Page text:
The N.C. Wildlife Resources Commission conducts prescribed fires on its game lands to help restore and maintain wildlife habitat. A prescribed fire is an intentional burning of vegetation conducted under strict and specific circumstances. It is a cost-effective tool that NCWRC staff use to create and maintain suitable and ample wildlife habitat in old fields, native grasslands and open-canopy woodlands on game lands throughout the state. NCWRC wildlife foresters, technicians and biologists conduct the majority of prescribed fires, also called controlled burns, between January and March when trees are less active metabolically. But they continue some fires into spring and summer because warm season burning provides for better control of young hardwoods, which will re-sprout from the base if repeated fires are not conducted.
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Prescribe fires encourage production of native grasses and herbaceous vegetation, which provides valuable food and cover for a wide variety of wildlife species. Animals like deer browse on groundcover. Quail and songbirds utilize seed produced by native plants. Quail as well as other species, such as turkeys and rabbits, use the groundcover for nesting.
In fact, many of North Carolina’s declining or rare wildlife species are adapted to and found only in fire-dependent habitat, which underscores the need for the NCWRC to continue its prescribed fires program across the state.
Red-cockaded woodpeckers, Bachman’s sparrows, golden-winged warblers, painted buntings, timber rattlesnakes, northern pine snakes and gopher frogs are just a few animals that benefit from the early successional habitat created from a prescribed fire. Each of these animals is listed as an endangered or threatened species or a species of special concern in North Carolina because of declining populations.
Early successional habitats typically have open understories with a mix of grasses, legumes, wildflowers, vines, shrubs and saplings, all of which provide excellent food and cover for many species of wildlife. After the NCWRC burns an area, regeneration of grasses, small shrubs, and other vegetation occurs within a few weeks, and animals return to the burn site shortly after.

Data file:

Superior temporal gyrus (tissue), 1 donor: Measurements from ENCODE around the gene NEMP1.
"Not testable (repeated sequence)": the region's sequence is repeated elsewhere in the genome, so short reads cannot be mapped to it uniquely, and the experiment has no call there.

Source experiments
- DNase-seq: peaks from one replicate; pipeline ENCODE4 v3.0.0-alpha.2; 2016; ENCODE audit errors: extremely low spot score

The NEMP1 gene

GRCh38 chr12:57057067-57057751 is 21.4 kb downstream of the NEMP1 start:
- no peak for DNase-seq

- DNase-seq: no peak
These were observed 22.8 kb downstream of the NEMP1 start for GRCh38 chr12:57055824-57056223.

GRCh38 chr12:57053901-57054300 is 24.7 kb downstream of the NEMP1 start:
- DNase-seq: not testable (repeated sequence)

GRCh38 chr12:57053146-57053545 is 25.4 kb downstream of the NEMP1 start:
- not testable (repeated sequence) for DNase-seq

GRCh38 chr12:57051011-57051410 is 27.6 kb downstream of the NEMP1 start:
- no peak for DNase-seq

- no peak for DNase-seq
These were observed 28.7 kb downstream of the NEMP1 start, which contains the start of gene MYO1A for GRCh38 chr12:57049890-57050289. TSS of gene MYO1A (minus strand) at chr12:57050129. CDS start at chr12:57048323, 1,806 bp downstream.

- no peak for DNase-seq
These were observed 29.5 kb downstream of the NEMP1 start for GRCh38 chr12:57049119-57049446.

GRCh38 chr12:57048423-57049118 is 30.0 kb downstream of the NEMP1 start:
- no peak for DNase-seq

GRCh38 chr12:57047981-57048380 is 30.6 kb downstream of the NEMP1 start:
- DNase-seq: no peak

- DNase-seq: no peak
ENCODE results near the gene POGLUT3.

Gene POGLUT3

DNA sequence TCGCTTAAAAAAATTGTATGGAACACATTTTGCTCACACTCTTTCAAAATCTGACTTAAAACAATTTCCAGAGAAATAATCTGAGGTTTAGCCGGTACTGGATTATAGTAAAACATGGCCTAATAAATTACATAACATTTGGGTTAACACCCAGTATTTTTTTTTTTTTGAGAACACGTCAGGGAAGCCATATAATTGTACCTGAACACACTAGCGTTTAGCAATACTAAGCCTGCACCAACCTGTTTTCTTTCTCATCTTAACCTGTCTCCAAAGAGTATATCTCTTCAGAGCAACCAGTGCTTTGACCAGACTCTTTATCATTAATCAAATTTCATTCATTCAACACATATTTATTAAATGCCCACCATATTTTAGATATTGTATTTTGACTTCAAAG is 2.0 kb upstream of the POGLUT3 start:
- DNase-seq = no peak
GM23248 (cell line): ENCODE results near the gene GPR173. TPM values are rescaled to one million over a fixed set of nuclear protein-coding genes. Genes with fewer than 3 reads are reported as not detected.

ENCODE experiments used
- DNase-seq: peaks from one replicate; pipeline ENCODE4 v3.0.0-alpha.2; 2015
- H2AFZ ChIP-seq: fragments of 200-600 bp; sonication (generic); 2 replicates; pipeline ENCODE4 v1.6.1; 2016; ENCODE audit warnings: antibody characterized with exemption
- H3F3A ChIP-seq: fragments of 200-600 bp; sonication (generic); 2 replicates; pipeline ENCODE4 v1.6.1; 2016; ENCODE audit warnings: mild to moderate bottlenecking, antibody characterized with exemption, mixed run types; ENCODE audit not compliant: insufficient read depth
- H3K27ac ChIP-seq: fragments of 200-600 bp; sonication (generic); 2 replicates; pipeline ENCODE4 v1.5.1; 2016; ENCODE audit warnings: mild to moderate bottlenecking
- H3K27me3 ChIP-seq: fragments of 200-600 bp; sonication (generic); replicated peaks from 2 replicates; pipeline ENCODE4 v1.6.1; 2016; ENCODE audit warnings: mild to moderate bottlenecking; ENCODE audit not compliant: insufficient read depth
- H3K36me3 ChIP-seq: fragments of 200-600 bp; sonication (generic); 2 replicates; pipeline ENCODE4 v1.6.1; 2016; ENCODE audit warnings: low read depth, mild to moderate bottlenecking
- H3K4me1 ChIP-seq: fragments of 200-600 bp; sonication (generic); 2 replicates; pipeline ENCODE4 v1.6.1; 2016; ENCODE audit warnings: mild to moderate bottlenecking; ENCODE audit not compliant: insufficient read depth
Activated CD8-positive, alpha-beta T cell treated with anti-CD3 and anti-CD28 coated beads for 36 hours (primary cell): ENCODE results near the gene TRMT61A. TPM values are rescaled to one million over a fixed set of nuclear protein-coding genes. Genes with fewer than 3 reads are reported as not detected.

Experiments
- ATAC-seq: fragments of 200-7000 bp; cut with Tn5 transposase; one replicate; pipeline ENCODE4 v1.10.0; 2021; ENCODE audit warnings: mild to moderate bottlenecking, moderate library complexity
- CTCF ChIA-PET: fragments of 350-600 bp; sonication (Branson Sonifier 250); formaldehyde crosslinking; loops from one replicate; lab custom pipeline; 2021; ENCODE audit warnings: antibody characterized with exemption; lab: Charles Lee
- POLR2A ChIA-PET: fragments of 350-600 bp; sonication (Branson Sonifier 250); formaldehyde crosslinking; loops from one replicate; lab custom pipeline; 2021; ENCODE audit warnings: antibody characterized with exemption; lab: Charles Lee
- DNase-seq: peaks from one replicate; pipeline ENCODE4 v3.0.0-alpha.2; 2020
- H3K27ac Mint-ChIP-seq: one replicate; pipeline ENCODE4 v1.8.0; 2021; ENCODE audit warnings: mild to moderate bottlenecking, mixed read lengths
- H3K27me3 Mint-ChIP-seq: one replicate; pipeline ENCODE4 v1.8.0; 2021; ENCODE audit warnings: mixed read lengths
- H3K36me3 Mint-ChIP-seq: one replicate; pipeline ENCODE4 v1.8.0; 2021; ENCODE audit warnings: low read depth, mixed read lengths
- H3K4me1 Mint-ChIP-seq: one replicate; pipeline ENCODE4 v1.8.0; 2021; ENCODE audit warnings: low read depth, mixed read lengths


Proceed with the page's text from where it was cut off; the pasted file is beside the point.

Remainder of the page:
In addition to using prescribed fires to create valuable wildlife habitat, Commission staff uses prescribed fires to help reduce high levels of forest fuels that can cause deadly wildfires and to control disease and insects, such as brownspot disease in long leaf pine seedlings and cone beetles in white pines.
To an untrained eye, the land after a prescribed fire can look bleak — a smoldering, bare landscape in which no animal could have survived. That misperception, however, can’t be further from the truth.
A lot of times when the NCWRC conducts a prescribed fire, the agency gets calls from people who are concerned about animals not being able to escape the fire, particularly during turkey hunting season in the spring. However, the agency uses burning techniques, such as flanking fires and slower-moving backing fires, to ensure that animals have time and room to escape.
Because wildlife have evolved over the centuries with fire, they’ve learned how to avoid and escape fire. Most animals leave the area of the fire and in the case of many reptiles and amphibians, burrow in the ground until the fire is out.
The overall benefit that wildlife receives from a prescribed burn far outweighs the small amount of wildlife that is lost.
The NC Forest Service is an excellent resource for private landowners interested in using prescribed fire to manage their land. The NC Resource Conservation & Development hosts programs around the state to promote the use of fire for conservation and to mitigate wildfire risks to homeowners.
Prescribed Fire: What North Carolina Citizens Need to Know
Using Fire to Improve Wildlife Habitat | NC State Extension Publications (ncsu.edu)
Southeastern Association of Fish and Wildlife Agencies Prescribed Fire Resolution